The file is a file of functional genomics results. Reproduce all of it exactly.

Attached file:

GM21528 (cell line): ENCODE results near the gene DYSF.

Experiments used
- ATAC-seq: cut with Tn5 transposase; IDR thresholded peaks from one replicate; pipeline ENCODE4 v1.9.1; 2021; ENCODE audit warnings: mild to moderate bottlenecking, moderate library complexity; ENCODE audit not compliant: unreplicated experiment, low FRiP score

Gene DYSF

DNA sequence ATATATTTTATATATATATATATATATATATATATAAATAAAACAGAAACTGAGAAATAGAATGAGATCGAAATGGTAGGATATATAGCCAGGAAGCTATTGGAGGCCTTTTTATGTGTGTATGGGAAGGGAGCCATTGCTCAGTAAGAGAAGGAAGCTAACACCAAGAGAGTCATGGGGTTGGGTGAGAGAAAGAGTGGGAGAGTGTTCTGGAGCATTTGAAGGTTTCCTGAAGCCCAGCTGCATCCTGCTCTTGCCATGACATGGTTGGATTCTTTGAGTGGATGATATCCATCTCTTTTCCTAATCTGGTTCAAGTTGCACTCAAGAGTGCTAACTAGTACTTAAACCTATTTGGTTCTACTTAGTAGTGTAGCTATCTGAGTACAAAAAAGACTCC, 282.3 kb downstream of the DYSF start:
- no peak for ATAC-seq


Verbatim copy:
GM21528 (cell line): ENCODE results near the gene DYSF.

Experiments used
- ATAC-seq: cut with Tn5 transposase; IDR thresholded peaks from one replicate; pipeline ENCODE4 v1.9.1; 2021; ENCODE audit warnings: mild to moderate bottlenecking, moderate library complexity; ENCODE audit not compliant: unreplicated experiment, low FRiP score

Gene DYSF

DNA sequence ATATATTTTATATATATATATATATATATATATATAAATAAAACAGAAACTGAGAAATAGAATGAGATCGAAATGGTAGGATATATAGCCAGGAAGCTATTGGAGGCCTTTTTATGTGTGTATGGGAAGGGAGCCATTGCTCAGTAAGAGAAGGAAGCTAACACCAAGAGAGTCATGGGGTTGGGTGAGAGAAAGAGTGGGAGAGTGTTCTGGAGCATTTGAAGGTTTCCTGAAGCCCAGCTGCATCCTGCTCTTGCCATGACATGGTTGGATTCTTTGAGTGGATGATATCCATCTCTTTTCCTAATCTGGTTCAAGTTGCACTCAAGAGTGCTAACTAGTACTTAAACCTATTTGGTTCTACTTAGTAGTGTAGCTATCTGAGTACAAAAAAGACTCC, 282.3 kb downstream of the DYSF start:
- no peak for ATAC-seq